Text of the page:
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Communicating with difficult workers – and how to deal with them

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 — May 12th, 2021

Communicating with difficult workers – and how to deal with them

In an ideal world, we’d love to provide the best working environment for our employees.

Where they can work comfortably and happily grow their career. But eventually, you will be met with negative circumstances like poor behaviour and difficult workers.

It is vital that you show leadership here and have a solid work policy for addressing misbehaviour—and the consequences that follow.

Employers must tackle poor behaviour from workers straight on. And monitor how their conduct and actions are affecting business productivity.

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If their behaviour does not change after your feedback, you may need to follow-through with proper disciplinary actions.

Addressing behavioural issues can be a complicated and sensitive process for employers. But it’s an unavoidable part of business.

So, seek HR advice and address it right away.

Here are six steps on how you can manage difficult workers and unacceptable behaviour.

1. Don’t ignore the problem

Ignoring a problem will only allow it to fester and grow. You cannot allow negative behaviour to continue once it’s brought to your attention.

If ignored, the situation could affect the morale and culture of your entire business. Other employees could imitate poor attitudes and approach others, and even clients, in the same insolent manner.

You should aim to nip the problem in the bud, by addressing the problem quickly and effectively.

2. Assess the behaviour, not the person

How you interact with the employee in question is crucial. When addressing a difficult employee, take care not to make the discussion overly personal or emotional.

Remember that you are not trying to start a confrontation, but rather finding a solution for their behaviour.

Try to create a comfortable and professional environment where the worker feels able to speak about their position. Their poor attitude and actions could derive from personal problems, workplace misunderstandings, or even from acting out of fear or confusion.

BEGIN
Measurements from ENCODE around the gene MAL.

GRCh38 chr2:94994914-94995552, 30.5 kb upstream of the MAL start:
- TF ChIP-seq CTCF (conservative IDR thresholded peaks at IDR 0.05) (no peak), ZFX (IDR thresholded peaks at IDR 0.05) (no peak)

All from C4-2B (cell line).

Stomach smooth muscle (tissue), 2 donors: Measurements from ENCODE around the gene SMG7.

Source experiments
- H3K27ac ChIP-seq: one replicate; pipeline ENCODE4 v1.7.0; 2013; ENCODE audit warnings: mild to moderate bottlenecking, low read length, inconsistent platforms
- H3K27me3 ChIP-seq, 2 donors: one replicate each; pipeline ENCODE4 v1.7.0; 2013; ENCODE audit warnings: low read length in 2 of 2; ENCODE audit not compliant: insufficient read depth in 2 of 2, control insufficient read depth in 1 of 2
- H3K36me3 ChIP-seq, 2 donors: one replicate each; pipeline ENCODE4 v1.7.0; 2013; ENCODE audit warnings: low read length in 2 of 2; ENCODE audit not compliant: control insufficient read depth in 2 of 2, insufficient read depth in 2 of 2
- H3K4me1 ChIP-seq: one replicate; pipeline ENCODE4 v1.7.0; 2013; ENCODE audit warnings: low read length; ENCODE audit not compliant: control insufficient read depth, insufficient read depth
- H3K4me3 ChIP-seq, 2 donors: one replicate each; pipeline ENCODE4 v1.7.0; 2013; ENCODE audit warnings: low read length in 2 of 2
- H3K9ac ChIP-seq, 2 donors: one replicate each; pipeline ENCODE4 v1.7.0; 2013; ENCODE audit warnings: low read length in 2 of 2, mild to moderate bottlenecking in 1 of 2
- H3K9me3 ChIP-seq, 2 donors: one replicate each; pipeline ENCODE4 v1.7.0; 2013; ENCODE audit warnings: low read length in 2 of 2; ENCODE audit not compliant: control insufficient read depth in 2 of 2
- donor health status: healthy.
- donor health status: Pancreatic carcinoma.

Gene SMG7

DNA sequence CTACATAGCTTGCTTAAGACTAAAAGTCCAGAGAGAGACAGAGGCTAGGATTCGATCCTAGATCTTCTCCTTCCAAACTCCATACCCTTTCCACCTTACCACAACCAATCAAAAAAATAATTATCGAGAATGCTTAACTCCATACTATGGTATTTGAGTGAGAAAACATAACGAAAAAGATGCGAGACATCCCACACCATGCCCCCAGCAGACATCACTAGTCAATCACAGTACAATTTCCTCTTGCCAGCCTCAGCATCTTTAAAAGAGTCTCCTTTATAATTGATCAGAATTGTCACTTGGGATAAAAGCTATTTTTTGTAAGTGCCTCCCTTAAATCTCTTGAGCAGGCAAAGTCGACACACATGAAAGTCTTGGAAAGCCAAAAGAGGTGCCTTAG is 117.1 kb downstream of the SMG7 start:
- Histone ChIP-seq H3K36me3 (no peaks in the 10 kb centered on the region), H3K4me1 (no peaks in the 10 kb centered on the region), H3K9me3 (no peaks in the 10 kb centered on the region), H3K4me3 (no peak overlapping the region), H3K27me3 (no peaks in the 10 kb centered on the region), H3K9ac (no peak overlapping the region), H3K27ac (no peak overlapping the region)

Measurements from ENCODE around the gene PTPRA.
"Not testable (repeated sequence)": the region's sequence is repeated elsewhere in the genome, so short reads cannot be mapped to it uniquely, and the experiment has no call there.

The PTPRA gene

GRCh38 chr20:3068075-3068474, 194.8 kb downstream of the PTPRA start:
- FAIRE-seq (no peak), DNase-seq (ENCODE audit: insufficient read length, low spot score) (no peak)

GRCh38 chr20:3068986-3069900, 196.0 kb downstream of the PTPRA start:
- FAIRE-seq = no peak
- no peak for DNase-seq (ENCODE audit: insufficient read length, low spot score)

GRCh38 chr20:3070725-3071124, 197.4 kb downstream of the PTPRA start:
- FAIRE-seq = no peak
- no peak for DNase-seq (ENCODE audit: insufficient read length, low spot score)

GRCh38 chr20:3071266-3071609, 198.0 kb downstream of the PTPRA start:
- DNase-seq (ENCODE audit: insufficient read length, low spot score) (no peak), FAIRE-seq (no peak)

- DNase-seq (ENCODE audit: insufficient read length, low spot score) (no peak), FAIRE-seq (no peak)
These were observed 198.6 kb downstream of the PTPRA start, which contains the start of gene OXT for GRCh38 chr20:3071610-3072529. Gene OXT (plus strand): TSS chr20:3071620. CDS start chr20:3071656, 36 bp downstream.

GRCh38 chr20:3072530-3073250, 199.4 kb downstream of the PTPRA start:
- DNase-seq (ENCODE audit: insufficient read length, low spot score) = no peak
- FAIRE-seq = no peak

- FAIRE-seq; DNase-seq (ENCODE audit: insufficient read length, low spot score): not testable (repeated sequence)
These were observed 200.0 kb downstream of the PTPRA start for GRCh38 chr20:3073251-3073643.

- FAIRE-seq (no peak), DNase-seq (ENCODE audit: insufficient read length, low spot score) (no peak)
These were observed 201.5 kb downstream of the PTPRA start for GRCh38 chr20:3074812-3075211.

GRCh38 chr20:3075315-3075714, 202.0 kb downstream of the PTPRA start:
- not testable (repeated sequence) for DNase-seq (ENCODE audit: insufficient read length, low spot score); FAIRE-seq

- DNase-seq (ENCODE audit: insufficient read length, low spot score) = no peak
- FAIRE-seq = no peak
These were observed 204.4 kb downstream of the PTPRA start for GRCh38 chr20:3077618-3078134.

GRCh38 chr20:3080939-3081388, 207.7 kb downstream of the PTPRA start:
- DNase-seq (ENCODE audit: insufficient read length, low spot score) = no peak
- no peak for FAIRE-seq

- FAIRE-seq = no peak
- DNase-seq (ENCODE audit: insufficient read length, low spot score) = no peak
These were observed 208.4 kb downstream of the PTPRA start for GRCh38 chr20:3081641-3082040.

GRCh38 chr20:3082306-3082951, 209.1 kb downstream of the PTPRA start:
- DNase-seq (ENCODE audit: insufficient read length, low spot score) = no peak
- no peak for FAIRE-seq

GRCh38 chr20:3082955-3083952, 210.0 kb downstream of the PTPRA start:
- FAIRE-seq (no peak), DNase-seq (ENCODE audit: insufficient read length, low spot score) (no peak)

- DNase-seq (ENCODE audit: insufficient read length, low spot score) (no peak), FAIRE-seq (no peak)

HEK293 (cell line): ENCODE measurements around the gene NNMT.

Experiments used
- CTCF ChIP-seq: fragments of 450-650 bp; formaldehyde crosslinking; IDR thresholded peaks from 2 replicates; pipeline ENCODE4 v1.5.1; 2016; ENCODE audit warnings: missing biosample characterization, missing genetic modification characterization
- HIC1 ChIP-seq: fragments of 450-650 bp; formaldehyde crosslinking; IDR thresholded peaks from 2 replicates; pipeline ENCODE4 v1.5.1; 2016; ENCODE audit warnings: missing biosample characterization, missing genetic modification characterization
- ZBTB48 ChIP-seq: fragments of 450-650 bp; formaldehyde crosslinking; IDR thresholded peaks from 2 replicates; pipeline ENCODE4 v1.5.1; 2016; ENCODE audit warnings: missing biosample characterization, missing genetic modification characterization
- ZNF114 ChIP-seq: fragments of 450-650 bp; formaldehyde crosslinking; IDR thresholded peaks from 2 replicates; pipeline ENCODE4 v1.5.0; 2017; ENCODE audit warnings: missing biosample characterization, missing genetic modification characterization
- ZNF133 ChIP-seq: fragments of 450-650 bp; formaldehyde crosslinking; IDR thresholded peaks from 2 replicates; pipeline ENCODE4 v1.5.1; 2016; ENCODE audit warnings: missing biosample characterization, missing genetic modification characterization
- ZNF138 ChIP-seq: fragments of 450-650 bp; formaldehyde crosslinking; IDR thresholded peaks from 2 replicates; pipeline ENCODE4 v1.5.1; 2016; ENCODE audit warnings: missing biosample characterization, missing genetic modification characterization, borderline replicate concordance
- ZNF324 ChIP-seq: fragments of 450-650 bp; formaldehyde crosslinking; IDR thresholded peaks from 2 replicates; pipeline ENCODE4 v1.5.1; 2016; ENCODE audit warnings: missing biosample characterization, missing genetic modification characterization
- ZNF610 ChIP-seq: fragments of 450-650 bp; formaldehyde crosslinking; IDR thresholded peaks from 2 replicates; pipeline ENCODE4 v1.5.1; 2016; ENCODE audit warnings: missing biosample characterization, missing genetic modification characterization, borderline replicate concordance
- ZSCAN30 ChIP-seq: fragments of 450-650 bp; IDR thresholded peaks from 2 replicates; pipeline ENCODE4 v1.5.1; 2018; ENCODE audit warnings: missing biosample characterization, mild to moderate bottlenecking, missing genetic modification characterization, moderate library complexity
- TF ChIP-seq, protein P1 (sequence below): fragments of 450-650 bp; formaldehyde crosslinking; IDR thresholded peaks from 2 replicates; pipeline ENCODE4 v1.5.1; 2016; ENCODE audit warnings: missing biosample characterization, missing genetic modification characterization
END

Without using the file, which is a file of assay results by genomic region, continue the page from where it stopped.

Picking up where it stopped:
Your principal aim is to display that you care for them, but also need to reach a resolution.

3. Open communication

It’s essential that you keep open channels of communication with all employees, especially difficult ones. To fully understand where the negative attitude stems from, listen to them and acknowledge their opinions.

Sometimes the simple act of listening can really help employees feel comfortable enough to open up about their behaviour.

4. Have solid behavioural policies

Sometimes an employer must relay tough feedback to difficult employees. It’s not always accepted, and it sure isn’t easy to do.

But it’s vital that you show clear examples of their misbehaviour. Display how their actions are violating your behavioural work policy. Explain that it is unacceptable and needs to stop, or consequences will follow.

Once you’ve highlighted specific examples of their misconduct, the employee should recognize and work to solve their issues.

It’s recommended that you also discuss the situation with your HR department. They can offer advice and guidance on how to deal with the situation professionally.

They may advise you to document the incident in misconduct reports—which can stand as evidence should the situation be raised as a future tribunal claim.

5. Work on improving together

Once you have determined the problem, discuss what support the employee needs from you to help improve their behaviour.

Remind the employees that part of their work performance is measured by how they contribute to business success. So, any ideas on personal improvement should be realistic, helpful, and objective.

You can introduce employee assistance programmes, behavioural workshops, and performance coaching to further support improvement.

6. Monitor their performance

After you have held discussions with the employee, implement a clear plan of action for monitoring their progress.

Create a plan with measurable goals for improving their behaviour and monitor performance. You should:

  • Set a clear timeframe for completing targets and outline what the employee needs from you to help them improve.
  • Specify consequences for violating behaviour policies. (Like formal warnings, losing bonuses/promotions, even contract termination).
  • Allow the employee a reasonable amount of time to correct their behaviour. Monitor their progress and note any issues or relapses.
  • Once they have passed the timeframe for their plan, schedule an evaluation meeting with them to discuss their progression.

A difficult employee can create a hostile and draining atmosphere in the workplace. As a manager, owner, or HR leader, you should approach the individual in the most effective and appropriate manner.

Always seek HR advice on how to deal with negative workplace behaviour effectively.

They can help determine when and what type of corrective actions you should take. Whether it’s a transfer, demotion, or even contract termination.

Of course, these are last-resort measures for dealing with difficult workers. The underlying goal for you is to work through misbehaviour incidents and reach a resolution—that appeases you, the employee, and the business.

Main blog image by Andre Hunter on Unsplash

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